My name is Lina Khodor and I am a senior studying International Studies on the Human Rights track and with a minor in Gender, Women’s, and Sexuality Studies. I studied abroad in Prague, Czech Republic for the spring semester of 2017. In Prague I found myself inspired by the art, architecture, and the sheer amount of beer consumed by the locals. The city, from its Old Town Square to its beautiful castles, made it easy to believe I was in a fairytale for five months. When walking along the cobblestone streets from my apartment to my favorite bakery, I would be greeted with tall, grand buildings each painted in different bright colors. It was magical, and I have come to love the city as if it were a second home. Living there made me realize that I was not afraid to leave the comfortable sheltered lifestyle I have in Iowa. If there is one thing college students can all relate to, it’s the anxious feeling we all have at one point or another about what to do and where to go in our professional future. We doubt ourselves, and that doubt is terrifying. I was not expecting some sort of miracle that I would “find myself” while studying abroad and suddenly know exactly what I want to do with my life, but it did give me a nudge in the right direction. My internship at La Strada Czech Republic, an NGO dedicated to systemically ending human trafficking and exploitation, helped give me the courage and ambition to want to work abroad in the human rights field. That little push gave me a sense of independence and confidence I didn’t know I needed.
I left the United States at the end of a particularly divisive and tumultuous presidential election, one that brought topics such as Islamist terrorism, Islamophobia, and Syrian refugees to the forefront of American politics, media, and minds. As an Arab-American with Syrian descent, these topics have constantly surrounded me and my family. Before embarking on my 5 month long journey to Prague, I was anxious that I would be targeted for my identity, so I told myself to avoid speaking Arabic in public spaces and removed the necklace I always wore that says my name in Arabic. I was conflicted because I did not want to feel like I had to hide aspects of my culture, but I also wanted to avoid potential conflict in a foreign country. Luckily, I was never targeted as an Arab or discriminated against for it. My racial ambiguity let me weave in and out of European cities with much less issues than, say, a woman wearing a hijab. When I interacted with Europeans, many of them simply saw me as American and instead of asking me “what are you?” which is a question I am often asked in the United States, they asked me “where are you from?” These interactions pushed me to view myself beyond others’ perceptions of my ethnic identity. By viewing myself in a global context rather than the social and political context of the United States, my self-confidence, self-perception, and perception of the world increased.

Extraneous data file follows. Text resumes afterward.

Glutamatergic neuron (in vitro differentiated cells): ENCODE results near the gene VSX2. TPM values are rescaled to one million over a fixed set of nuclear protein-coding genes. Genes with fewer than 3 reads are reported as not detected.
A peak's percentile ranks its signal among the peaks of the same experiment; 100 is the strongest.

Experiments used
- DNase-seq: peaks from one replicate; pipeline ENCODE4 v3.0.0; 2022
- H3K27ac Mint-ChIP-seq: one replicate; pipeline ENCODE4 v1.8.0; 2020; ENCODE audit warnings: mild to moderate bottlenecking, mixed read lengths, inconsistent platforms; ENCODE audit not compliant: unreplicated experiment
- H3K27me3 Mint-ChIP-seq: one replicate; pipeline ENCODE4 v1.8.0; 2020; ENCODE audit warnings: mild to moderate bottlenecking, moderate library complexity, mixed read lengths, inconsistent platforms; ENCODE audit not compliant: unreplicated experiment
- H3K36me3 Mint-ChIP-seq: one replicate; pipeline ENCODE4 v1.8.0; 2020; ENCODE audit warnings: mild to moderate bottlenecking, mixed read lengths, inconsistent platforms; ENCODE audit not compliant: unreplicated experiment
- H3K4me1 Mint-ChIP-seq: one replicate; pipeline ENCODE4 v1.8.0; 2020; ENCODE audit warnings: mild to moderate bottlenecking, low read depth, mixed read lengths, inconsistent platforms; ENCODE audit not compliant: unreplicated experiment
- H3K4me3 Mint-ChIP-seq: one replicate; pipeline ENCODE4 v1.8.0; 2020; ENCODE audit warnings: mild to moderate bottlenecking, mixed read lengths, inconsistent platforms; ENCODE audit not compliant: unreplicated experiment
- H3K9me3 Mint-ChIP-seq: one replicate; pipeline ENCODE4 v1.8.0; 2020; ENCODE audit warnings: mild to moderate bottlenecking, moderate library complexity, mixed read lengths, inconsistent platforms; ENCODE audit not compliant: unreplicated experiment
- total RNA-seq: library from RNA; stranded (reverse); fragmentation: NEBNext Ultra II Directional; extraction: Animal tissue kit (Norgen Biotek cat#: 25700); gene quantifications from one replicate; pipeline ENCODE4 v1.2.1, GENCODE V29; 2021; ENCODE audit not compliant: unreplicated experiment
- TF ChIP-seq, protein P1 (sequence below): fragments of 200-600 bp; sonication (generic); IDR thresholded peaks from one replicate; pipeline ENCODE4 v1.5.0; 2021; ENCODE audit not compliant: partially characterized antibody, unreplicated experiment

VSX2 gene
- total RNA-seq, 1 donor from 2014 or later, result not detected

However, what was shocking was that the few times I did face prejudice, it was not because I was Arab, it was because people thought I was Roma. That was certainly a challenge I was blindsided by, as I knew practically nothing about the treatment and history of the Romani people in the Czech Republic (otherwise referred to as the gypsies, which I came to learn is a derogatory term). My darker-skinned friends were more vulnerable to face hostility in public spaces as they were assumed to be Roma thieves, criminals, and beggars. Most of my peers in my study abroad program were white, and could not relate to the discrimination that the students of color were vulnerable to, particularly those who could pass as Roma. I say this not to deter fellow students of color from studying abroad, as it was undoubtedly the best life experience I could have had, but rather to share openly and honestly that minorities might face unique hardships and challenges abroad. By facing these challenges, and seeing others face them, I was exposed to real human right issues that the Czech Republic faces that I could not have known without studying and living there. Such awareness allowed me to empathize with the Romani people and appreciate their cultural differences rather than stigmatize them. This, in turn, allowed me to appreciate my own culture’s differences even if they are perceived as negative by mainstream society. These revelations, though hard to swallow, are important for all minority students to have. Studying abroad may not be all sunshine and rainbows for students of color, but that does not mean it isn’t meant for us. It is possible for us to shape our identity in a global context, and perceive ourselves as global citizens rather than just racial minorities.